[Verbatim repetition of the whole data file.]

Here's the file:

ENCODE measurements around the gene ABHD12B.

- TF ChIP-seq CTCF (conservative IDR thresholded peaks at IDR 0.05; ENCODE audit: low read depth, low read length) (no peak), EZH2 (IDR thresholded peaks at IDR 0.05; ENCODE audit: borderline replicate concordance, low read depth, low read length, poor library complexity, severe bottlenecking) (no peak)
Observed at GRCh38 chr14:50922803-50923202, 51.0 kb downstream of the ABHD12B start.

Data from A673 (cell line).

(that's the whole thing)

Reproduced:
ENCODE measurements around the gene ABHD12B.

- TF ChIP-seq CTCF (conservative IDR thresholded peaks at IDR 0.05; ENCODE audit: low read depth, low read length) (no peak), EZH2 (IDR thresholded peaks at IDR 0.05; ENCODE audit: borderline replicate concordance, low read depth, low read length, poor library complexity, severe bottlenecking) (no peak)
Observed at GRCh38 chr14:50922803-50923202, 51.0 kb downstream of the ABHD12B start.

Data from A673 (cell line).